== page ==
Downsizing adjuncts’ workload
Colleges jump the gun on Affordable Care Act and definition of 'full-time' work
The Affordable Care Act will open the door for millions of American workers and their families to gain access to affordable health insurance beginning in 2014. But some college administrations are panicking at the thought that their poorly compensated adjuncts might be among them.
On Nov. 29, Kate Henderson, an adjunct professor in the Department of Physical Education, Recreation and Health at New Jersey's Kean University, got a terse e-mail from her employer informing her that she would not be teaching her usual three courses next semester. One of her fully enrolled courses would be assigned to a new hire.
Henderson soon learned that 210 of her 1,200 adjunct colleagues had received similar notifications, with apologies "for the inconvenience." The university is cutting the adjuncts' maximum load from three three-credit courses per semester (Fall and Spring) to two.
Although the administration says the policy change is a matter of managerial prerogative, Henderson, president of the Kean University Adjunct Faculty Federation, believes the change is a misguided reaction to measures in the Affordable Care Act.
Starting in 2014, the Affordable Care Act levies penalties against large employers who do not offer affordable insurance coverage to their full-time employees. The act defines a "full-time" employee as one who is employed on average at least 30 hours per week. The penalties apply when a full-time employee receives a subsidy to buy insurance in a state's exchange.
The Community College of Allegheny County (Pa.) notified its faculty and staff in mid-November that it would cut the workloads of some 400 employees in order to "comply with the new legislation's conception of part-time employment." The college is worried that it might be hit with $6 million in penalties in 2014.
Youngstown State University in Ohio also recently announced similar defensive actions with a twist: Any adjunct whose load goes over 29 hours will be fired.
The AFT has been carefully tracking the Affordable Care Act since its inception, and has submitted comments to the U.S. Treasury Department on the 30-hour rule in particular.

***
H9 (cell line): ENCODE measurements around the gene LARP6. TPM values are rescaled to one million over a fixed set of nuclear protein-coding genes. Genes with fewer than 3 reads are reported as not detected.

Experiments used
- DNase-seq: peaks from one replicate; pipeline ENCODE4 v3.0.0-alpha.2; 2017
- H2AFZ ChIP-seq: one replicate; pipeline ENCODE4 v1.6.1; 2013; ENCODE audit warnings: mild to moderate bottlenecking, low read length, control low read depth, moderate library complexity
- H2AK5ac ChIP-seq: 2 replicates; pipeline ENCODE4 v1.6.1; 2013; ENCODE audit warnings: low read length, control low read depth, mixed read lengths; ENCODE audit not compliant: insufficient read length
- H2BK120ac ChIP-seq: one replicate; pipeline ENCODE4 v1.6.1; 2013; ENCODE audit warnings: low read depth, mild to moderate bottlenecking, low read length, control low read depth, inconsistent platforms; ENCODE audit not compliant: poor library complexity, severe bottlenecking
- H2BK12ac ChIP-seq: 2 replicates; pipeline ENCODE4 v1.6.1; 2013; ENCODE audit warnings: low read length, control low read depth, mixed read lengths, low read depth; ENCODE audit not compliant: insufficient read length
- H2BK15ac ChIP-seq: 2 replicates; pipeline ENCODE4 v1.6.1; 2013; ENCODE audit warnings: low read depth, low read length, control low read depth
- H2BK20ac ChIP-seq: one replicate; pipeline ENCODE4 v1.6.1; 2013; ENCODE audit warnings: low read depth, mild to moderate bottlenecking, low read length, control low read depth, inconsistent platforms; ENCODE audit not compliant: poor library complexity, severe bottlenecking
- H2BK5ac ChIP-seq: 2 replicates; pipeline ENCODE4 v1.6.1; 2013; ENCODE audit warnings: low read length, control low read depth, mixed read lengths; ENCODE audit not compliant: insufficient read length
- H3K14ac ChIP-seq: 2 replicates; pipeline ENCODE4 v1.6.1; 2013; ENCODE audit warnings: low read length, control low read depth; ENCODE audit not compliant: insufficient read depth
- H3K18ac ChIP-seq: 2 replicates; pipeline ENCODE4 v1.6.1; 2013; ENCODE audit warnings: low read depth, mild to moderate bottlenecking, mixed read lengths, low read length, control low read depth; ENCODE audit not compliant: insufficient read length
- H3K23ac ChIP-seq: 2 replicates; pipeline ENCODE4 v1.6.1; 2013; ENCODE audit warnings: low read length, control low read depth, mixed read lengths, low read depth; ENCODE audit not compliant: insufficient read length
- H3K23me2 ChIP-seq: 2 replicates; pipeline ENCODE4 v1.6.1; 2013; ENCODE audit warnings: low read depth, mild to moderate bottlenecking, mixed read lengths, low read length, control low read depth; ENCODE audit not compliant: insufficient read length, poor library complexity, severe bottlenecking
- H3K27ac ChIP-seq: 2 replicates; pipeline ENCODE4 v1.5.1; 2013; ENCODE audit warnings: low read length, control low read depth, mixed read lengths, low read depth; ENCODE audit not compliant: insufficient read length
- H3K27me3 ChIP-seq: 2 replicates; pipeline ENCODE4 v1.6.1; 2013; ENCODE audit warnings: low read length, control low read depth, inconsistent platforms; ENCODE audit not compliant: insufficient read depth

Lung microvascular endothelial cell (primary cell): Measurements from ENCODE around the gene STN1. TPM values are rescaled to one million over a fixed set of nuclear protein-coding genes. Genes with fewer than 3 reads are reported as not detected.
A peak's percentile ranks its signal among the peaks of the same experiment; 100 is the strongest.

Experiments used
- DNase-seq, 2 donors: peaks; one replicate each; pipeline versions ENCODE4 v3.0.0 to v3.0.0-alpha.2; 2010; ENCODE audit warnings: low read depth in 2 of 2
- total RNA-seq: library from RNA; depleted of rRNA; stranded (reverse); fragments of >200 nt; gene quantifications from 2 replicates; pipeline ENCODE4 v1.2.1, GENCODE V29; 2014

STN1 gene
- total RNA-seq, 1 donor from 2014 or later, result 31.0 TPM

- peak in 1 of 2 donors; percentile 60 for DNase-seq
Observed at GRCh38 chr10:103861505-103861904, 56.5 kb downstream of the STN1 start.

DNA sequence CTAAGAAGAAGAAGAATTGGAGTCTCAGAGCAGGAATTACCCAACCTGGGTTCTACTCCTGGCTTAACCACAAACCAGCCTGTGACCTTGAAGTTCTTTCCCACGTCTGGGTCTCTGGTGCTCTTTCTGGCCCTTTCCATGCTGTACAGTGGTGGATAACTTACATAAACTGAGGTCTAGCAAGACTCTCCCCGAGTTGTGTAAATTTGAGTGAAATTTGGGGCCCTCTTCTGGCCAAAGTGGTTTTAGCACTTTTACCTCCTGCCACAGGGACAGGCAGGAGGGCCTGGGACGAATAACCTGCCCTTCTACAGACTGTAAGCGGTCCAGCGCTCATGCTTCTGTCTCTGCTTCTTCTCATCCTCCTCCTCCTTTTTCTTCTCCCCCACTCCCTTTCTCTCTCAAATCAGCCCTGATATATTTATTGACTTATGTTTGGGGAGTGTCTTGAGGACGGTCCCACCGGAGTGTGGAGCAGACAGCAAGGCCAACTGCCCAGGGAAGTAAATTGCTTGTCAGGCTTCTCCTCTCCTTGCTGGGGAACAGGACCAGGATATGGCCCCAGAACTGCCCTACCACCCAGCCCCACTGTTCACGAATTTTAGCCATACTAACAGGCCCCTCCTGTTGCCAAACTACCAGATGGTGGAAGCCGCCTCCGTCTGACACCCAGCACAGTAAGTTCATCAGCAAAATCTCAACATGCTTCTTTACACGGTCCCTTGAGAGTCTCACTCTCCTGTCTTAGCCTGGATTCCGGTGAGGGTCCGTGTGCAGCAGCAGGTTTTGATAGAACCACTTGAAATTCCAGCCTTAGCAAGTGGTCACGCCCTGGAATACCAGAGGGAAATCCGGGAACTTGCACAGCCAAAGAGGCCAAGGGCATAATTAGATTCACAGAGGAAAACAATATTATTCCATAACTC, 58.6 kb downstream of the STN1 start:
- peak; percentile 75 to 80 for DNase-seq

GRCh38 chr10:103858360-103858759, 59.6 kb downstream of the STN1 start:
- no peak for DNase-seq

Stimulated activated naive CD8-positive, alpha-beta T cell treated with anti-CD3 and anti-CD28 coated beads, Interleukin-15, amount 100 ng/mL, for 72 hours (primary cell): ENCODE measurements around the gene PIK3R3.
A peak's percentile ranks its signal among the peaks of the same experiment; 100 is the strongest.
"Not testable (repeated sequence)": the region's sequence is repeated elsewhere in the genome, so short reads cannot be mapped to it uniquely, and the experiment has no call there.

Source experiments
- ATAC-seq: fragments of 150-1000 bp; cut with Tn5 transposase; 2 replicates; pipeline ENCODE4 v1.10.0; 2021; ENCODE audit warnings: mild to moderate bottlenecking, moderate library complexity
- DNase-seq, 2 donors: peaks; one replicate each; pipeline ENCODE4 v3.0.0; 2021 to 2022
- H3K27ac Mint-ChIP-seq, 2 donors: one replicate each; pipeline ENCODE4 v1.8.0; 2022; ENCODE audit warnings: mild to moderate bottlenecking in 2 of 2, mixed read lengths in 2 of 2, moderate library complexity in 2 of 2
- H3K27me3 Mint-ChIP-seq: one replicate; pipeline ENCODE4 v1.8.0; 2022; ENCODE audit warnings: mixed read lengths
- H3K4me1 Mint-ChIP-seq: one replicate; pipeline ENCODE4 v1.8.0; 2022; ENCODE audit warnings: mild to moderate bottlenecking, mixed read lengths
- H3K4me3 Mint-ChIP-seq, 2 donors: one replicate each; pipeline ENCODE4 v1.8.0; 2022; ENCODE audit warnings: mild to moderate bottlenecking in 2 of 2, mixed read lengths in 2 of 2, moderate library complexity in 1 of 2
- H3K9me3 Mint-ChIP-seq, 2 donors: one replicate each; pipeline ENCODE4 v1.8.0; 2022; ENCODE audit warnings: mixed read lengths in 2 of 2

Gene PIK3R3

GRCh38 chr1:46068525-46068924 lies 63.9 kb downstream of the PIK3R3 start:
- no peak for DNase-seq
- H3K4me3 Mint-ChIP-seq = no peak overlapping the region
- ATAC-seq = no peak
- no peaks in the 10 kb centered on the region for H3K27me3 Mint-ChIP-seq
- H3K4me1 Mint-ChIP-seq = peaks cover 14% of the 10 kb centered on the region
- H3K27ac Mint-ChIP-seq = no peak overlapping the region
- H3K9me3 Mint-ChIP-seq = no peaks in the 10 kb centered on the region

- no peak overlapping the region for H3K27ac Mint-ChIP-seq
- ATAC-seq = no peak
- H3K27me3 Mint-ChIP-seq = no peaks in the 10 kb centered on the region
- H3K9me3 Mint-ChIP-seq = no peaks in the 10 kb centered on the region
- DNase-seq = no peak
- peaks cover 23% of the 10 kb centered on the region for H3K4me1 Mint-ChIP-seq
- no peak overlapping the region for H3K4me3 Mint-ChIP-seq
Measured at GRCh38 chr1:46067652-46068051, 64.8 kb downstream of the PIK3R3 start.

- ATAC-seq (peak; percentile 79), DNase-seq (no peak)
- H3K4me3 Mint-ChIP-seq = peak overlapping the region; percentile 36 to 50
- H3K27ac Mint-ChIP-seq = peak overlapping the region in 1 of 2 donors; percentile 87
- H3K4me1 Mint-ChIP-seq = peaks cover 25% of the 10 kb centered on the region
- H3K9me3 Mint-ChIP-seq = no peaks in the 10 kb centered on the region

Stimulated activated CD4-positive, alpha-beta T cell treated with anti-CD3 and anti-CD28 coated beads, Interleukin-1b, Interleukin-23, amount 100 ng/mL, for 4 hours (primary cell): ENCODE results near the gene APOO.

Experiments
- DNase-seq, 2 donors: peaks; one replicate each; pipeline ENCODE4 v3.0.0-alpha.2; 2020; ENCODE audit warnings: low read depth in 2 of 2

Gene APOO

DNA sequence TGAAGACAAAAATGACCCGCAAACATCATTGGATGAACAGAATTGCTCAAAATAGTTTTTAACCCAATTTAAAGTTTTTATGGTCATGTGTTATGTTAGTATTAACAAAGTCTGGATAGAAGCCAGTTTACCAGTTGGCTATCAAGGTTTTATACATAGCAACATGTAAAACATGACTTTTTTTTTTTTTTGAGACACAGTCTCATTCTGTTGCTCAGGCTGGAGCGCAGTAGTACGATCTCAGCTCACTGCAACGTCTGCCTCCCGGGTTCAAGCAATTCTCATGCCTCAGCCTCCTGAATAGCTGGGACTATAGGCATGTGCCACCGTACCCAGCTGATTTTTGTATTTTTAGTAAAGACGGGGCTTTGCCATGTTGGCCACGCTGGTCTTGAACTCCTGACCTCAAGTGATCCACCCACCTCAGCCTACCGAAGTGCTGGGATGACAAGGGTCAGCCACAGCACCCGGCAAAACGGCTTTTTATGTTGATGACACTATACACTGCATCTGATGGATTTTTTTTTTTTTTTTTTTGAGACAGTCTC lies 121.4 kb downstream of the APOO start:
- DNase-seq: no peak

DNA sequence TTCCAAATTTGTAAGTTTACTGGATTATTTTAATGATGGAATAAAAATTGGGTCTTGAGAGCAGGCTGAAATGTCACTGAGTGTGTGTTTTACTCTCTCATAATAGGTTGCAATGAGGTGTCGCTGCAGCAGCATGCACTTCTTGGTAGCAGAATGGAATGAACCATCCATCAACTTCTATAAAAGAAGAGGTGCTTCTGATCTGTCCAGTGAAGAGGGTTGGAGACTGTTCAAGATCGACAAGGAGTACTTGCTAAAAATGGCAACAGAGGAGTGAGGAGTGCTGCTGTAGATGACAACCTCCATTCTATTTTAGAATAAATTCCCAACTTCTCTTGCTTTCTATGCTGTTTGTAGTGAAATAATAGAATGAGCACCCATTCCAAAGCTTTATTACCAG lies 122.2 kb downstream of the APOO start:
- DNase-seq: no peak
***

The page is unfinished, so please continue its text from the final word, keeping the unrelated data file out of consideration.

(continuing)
"Federal regulators have not yet issued rules on how full-time status will be determined for contingent faculty," says Amy Clary of the AFT research and strategic initiatives department. AFT national staff met recently with federal regulators to discuss this issue as part of an AFL-CIO-led coalition of unions. The AFT recommended that 12 credit hours per semester be regarded as the equivalent of full time for the purpose of the employer penalty, but the federal regulators have not yet issued a decision on the matter.
"Because the federal government has not yet defined full-time status for contingent faculty, any employer who cuts contingent faculty workload is doing so pre-emptively, without the benefit of complete information," says Clary.
On Jan. 22 and 23, the AFT will sponsor a one-hour webinar to answer questions about contingent faculty and healthcare. (See sidebar for more information.)
"Institutions like CCAC don't know what to do, so they're acting on advice of consultants, trying to plan for the worst," says John Dziak, president of AFT Local 2067, which represents the full-time faculty at the Community College of Allegheny County. He also serves as a trustee on the Allegheny Schools Health Insurance Consortium, which is the source of faculty's health benefits.
Very few adjuncts around the country have health benefits from their employer, so the Affordable Care Act will help them, says Clary. "Adjuncts are so poorly paid that they would almost certainly qualify for subsidies on the exchange that would make coverage—even family coverage—affordable."
For now, the affected Kean adjuncts will be filing for unemployment benefits due to a workload reduction, says Henderson. "And, the university will advertise for hundreds of new adjuncts they will have to process, hire and train for the spring semester. It makes no sense," she complains.